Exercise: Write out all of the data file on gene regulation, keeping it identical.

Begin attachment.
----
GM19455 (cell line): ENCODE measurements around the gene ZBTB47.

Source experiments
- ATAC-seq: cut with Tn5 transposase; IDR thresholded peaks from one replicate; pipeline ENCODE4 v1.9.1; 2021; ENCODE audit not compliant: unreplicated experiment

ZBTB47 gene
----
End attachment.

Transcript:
GM19455 (cell line): ENCODE measurements around the gene ZBTB47.

Source experiments
- ATAC-seq: cut with Tn5 transposase; IDR thresholded peaks from one replicate; pipeline ENCODE4 v1.9.1; 2021; ENCODE audit not compliant: unreplicated experiment

ZBTB47 gene